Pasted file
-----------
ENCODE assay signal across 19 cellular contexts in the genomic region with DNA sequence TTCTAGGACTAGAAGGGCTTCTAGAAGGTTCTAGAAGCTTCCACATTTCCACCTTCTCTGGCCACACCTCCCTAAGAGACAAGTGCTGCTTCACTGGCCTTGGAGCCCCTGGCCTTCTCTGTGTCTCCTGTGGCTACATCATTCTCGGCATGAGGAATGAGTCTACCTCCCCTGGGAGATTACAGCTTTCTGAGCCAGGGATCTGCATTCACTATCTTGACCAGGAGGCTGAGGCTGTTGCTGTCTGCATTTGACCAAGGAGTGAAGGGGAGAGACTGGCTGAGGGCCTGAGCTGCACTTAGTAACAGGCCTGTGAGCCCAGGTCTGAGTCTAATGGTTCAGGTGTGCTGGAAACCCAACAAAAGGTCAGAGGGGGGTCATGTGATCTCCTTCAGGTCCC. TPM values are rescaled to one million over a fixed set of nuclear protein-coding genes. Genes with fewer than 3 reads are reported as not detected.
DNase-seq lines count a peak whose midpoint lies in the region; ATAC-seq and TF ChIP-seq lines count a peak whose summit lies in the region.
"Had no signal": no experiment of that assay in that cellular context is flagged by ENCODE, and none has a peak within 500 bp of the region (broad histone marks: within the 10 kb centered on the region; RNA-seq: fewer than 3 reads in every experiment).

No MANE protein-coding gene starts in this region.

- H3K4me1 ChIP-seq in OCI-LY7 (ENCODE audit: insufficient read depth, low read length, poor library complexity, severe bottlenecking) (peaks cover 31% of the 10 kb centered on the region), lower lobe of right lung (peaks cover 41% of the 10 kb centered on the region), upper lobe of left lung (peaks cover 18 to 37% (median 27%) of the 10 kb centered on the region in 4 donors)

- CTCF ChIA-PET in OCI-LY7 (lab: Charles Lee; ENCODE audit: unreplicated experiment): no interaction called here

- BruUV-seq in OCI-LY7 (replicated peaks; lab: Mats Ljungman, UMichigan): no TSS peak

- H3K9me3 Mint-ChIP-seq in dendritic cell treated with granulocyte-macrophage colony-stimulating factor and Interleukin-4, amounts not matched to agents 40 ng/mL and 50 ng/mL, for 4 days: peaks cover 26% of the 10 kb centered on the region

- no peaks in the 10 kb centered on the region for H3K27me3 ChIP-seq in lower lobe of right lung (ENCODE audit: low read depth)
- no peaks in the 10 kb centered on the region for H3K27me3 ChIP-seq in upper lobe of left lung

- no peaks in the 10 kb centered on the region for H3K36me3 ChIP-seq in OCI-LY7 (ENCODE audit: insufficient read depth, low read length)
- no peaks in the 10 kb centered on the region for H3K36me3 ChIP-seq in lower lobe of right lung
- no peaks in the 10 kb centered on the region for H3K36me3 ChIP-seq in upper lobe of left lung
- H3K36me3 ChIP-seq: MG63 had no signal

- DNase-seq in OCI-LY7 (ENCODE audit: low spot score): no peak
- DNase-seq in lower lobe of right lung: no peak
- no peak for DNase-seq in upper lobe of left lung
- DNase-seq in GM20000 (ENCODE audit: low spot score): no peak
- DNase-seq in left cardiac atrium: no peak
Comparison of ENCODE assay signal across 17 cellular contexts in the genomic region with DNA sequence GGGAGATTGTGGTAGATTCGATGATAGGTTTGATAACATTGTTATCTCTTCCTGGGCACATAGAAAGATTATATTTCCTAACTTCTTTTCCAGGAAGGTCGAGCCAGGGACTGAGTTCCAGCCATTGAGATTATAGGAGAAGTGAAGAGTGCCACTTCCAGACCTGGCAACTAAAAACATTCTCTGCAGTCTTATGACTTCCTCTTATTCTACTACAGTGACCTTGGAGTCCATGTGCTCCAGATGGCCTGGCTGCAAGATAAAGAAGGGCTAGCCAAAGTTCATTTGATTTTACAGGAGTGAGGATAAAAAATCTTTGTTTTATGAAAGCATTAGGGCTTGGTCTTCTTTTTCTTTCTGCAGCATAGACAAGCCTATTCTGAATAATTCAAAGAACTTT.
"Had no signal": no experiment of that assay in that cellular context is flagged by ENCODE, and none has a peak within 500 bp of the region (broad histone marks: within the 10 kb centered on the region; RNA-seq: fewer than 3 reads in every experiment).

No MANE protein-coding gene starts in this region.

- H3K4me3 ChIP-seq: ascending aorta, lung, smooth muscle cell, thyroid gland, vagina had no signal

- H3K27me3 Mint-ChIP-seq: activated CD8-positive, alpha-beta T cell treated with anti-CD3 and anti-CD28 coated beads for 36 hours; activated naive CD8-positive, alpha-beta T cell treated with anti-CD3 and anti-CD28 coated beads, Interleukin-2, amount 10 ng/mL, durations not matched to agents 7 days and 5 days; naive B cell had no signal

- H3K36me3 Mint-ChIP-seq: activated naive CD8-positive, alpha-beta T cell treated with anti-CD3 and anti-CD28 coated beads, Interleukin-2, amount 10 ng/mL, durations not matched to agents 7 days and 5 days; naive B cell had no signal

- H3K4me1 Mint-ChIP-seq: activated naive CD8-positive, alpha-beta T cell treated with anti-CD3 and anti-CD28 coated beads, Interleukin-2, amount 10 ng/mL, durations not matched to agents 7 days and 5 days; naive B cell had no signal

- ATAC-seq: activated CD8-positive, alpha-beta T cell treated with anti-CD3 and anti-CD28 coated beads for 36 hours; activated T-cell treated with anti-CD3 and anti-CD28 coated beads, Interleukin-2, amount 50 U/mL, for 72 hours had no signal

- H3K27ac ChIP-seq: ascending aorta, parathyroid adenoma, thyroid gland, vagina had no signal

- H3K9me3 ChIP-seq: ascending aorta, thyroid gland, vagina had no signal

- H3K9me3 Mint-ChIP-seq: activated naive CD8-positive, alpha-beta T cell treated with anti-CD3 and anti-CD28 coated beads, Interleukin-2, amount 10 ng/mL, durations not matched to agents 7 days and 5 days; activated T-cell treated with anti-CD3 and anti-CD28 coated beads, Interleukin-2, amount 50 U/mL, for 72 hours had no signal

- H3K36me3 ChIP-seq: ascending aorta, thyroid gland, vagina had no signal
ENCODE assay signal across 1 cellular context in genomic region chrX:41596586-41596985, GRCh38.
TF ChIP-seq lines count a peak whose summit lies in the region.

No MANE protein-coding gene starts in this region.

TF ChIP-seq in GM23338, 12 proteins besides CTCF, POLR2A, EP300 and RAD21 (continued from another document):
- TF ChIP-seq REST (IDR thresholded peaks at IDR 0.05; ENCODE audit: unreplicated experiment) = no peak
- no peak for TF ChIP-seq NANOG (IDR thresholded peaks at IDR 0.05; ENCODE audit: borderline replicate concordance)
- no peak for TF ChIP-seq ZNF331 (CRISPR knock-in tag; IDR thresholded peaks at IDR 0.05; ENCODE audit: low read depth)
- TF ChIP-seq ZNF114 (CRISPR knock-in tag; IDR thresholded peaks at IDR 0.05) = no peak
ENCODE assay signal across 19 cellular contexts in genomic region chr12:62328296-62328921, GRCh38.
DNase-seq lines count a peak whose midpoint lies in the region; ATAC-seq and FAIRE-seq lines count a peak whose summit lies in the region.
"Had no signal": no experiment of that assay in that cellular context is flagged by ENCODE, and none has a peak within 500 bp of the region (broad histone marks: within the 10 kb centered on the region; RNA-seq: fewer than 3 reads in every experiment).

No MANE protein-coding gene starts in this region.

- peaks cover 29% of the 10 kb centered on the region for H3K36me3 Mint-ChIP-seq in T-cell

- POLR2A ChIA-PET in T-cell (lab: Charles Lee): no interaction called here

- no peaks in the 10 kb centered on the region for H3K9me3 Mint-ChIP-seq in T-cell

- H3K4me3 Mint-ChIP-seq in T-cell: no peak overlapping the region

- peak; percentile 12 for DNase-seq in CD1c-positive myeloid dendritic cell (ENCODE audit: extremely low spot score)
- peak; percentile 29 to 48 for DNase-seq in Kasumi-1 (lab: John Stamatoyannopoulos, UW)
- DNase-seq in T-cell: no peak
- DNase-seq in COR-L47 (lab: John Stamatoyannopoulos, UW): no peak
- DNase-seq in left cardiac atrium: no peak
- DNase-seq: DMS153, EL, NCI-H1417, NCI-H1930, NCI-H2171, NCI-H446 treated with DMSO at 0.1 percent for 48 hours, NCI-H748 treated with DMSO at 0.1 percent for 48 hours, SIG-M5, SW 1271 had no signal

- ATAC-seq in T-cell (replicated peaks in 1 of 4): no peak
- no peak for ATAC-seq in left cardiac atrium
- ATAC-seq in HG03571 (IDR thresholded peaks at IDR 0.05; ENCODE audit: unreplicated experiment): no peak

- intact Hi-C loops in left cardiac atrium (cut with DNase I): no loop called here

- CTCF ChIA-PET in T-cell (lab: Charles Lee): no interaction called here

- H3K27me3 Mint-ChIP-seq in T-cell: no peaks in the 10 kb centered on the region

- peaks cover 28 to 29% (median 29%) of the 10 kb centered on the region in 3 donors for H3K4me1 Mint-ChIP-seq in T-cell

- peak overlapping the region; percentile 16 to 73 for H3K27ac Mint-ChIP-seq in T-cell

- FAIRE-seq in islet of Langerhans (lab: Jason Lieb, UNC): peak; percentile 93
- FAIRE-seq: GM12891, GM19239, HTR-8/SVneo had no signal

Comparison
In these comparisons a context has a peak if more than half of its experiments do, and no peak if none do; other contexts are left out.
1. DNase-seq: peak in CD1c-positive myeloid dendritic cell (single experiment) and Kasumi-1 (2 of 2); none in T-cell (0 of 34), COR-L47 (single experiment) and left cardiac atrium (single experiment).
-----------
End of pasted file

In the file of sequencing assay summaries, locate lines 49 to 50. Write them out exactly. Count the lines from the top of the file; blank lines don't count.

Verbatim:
- peak; percentile 29 to 48 for DNase-seq in Kasumi-1 (lab: John Stamatoyannopoulos, UW)
- DNase-seq in T-cell: no peak